What’s the difference between a sacramental and natural marriage?
Question: Why do Catholics care about the difference between a natural and a Sacramental Marriage?
Answer: With all the confusion these days about what constitutes a marriage, it’s no wonder that there is further puzzlement when we speak of marriages as sacramental. We used to be able to take for granted, until recent times, that most everyone understood that, in its most basic form, marriage is the life-long union of one man and one woman for the good of each other and for having children and raising them to be upstanding members of the human community.
Today, however, we must stress that the marriage bond, or covenantal partnership, is not merely a man-made way of relating. Marriage originates from God at the very beginning of the creation of Adam and Eve, about which we learn in the opening chapters of the book of Genesis (see Gen. 1:27—28; 2:21—24). Marriage is part of God’s will for men and women and their flourishing, both before the fall of Adam and Eve as well as afterwards. This bond of marital love flows from the very fact that Adam and Eve were created in love by God and were made for love. Love, not just the emotion but true love, always expresses itself in seeking the true good of the other. As we know, love whereby we seek what is truly good for each other, takes on many forms, but one of the greatest ways this is expressed is in the marriage covenant. This covenant is an agreement whereby a man and a woman exchange themselves to each other. Each gives himself or herself completely and permanently to the other, no holds barred. Yet, the marriage bond is a sacred one because God is the author of marriage.
Catholics refer to what I have just described as a natural marriage, or a natural marital bond, as distinguished from a sacramental marriage, or a sacramental marital bond. The word “natural” is here being used in a particular way, namely to explain an action that flows from the human nature of man and woman. In other words, men and women are the kinds of creatures who are made by God to be able to form covenants and give themselves to each other in marriage, among the many other natural acts of which they are capable on account of how they are created.
While a matrimonial bond is the union resulting from the gift of self that spouses make to each other, the form it takes (either natural or sacramental) results from whether or not the spouses are baptized Christians. In this light, marriages between a man and woman are natural bonds when those who have vowed themselves to each other have not been baptized, or when one or the other of the spouses is not baptized. Thus, a non-baptized man and a non-baptized woman who marry form a natural marriage bond, as does a non-baptized person marrying a baptized person. If, and only if, both the man and the woman are baptized is it possible for the marriage to be a sacrament.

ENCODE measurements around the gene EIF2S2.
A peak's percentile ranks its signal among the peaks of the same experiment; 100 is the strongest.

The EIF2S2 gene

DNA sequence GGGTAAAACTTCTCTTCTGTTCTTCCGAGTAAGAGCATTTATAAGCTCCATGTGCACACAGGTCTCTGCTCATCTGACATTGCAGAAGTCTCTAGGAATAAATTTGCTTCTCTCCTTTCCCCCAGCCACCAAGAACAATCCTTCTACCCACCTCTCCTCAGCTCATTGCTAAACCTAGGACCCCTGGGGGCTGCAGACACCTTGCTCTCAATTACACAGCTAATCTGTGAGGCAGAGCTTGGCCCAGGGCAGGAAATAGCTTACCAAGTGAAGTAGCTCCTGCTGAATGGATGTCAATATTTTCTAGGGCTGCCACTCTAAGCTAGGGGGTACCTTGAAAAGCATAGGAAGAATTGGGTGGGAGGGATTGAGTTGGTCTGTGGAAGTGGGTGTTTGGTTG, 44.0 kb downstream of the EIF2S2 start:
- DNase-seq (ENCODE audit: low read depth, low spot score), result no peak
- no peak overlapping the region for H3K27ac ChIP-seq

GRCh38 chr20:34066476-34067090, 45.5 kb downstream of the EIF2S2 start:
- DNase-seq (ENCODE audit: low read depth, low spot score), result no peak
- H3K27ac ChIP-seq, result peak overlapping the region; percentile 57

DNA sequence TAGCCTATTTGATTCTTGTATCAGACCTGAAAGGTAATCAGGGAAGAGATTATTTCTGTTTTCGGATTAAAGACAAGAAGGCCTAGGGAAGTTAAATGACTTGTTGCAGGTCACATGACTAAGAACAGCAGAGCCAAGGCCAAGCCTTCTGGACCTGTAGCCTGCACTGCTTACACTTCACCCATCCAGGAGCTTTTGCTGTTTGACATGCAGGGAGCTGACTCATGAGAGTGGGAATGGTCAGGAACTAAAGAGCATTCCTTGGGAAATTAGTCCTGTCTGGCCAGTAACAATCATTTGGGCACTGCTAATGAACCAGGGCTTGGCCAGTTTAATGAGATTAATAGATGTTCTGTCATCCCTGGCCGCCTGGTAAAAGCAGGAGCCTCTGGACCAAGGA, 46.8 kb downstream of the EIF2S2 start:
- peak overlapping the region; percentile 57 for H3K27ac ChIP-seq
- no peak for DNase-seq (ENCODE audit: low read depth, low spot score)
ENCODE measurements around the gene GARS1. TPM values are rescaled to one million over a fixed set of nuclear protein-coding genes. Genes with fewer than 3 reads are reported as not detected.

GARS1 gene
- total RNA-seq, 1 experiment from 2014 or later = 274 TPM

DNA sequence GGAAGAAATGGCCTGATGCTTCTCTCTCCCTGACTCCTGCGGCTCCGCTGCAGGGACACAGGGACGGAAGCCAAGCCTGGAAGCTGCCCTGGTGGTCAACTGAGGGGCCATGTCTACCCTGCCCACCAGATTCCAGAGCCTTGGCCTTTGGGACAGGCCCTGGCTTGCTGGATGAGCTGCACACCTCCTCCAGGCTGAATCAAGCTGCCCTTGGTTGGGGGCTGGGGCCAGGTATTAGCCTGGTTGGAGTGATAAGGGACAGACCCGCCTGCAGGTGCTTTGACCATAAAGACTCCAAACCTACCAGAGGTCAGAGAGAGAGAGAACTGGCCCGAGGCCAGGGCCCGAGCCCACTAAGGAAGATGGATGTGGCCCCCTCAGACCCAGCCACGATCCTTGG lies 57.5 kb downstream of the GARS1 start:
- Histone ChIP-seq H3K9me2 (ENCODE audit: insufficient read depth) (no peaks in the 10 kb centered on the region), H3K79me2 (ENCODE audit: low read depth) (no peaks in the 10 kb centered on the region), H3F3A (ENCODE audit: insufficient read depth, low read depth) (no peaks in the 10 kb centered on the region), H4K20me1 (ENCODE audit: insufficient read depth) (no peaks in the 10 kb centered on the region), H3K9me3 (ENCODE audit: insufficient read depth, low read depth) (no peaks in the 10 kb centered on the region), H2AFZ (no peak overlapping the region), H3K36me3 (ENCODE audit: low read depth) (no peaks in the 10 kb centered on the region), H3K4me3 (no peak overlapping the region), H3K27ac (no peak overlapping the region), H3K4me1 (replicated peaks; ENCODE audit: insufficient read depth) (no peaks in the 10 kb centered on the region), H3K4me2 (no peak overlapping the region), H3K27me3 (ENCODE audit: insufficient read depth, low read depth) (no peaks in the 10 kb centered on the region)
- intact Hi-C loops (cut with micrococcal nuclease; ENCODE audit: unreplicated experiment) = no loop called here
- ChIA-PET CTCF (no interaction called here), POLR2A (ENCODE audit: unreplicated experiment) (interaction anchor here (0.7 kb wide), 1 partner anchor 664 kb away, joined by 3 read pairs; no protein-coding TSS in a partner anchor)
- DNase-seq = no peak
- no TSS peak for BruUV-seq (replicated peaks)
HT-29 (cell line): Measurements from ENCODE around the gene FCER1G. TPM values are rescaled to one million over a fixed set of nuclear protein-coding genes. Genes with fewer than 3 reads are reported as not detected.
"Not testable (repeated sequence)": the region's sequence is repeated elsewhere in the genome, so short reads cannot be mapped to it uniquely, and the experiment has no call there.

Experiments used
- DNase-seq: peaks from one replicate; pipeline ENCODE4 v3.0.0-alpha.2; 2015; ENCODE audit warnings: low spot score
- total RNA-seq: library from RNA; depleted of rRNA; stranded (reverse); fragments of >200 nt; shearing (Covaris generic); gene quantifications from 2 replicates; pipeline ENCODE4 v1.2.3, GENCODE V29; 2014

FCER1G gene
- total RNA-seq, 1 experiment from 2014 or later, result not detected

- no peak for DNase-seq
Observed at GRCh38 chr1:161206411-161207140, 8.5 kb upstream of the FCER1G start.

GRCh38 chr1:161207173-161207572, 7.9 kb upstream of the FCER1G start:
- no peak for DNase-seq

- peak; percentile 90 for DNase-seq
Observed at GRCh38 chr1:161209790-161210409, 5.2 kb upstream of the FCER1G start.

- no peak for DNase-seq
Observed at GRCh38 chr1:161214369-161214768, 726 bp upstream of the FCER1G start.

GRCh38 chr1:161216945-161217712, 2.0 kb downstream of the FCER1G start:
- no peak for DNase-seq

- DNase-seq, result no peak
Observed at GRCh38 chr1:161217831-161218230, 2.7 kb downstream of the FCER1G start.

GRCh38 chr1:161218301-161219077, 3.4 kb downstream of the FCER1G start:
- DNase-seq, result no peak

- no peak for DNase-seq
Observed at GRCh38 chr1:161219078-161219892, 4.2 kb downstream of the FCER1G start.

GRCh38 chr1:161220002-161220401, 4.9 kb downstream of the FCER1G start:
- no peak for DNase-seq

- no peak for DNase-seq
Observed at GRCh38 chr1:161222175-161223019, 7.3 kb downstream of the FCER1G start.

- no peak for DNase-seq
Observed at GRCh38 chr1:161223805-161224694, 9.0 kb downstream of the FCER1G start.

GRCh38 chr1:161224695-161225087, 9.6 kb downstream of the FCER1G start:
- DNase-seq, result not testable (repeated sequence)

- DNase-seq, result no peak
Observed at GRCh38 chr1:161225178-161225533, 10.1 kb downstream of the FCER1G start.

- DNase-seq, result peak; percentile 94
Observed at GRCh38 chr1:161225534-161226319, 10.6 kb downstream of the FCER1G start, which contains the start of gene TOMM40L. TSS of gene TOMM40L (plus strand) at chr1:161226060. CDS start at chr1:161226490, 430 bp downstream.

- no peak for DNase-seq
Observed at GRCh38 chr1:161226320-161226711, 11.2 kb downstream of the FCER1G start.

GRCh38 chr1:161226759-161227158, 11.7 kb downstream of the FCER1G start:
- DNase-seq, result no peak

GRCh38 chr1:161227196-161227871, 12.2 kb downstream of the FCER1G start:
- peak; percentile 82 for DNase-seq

Why is this important, especially if natural bonds of marriage are already holy, as noted above? The game changer between natural and sacramental marriages is the fact of the change in the souls of those who are baptized. Baptism is what transforms a person into an adopted child of God, cleansed from all sin and thus made a true worshipper of God through Christ and given the grace of the Holy Spirit to fulfill this new way of life.
The soul is even marked indelibly, such that every act that a baptized person does, whether good or evil, is done precisely as a person marked as belonging to Christ. Nothing but nothing is done apart from the fact of being baptized, and baptism, going all the way to the soul, cannot be undone, any more than someone can his or her ethnicity or blood ties. This means that when a baptized man and a baptized woman exchange marriage vows, they do so as belonging to Christ in a new way, and even their very act of marriage becomes a Christian form of worship of God. The difference between natural and sacramental marriage is not a degree of holiness, but the end (as in goal) of each kind of marriage. Natural marriage has natural ends, goals which are for the good of life on earth. Sacramental marriage, however, includes all the ends of natural marriage and, in addition, has the purpose of the spouses helping each other (and their children) to attain heaven through the special sacramental graces that come from belonging to Christ and being married in Him.
Catholics care about this important difference because sacramental marriage is a matter of nothing less than full, human flourishing both on earth and everlasting life in heaven.
Guest columnist Father Paul J. Keller, O.P., S.T.D. is an assistant professor of sacramental theology at the Athenaeum of Ohio and a member of the Dominicans of the St. Joseph Province. Father Earl Fernandes will resume writing this column for the November edition.
This column originally appeared in the October 2013 edition of The Catholic Telegraph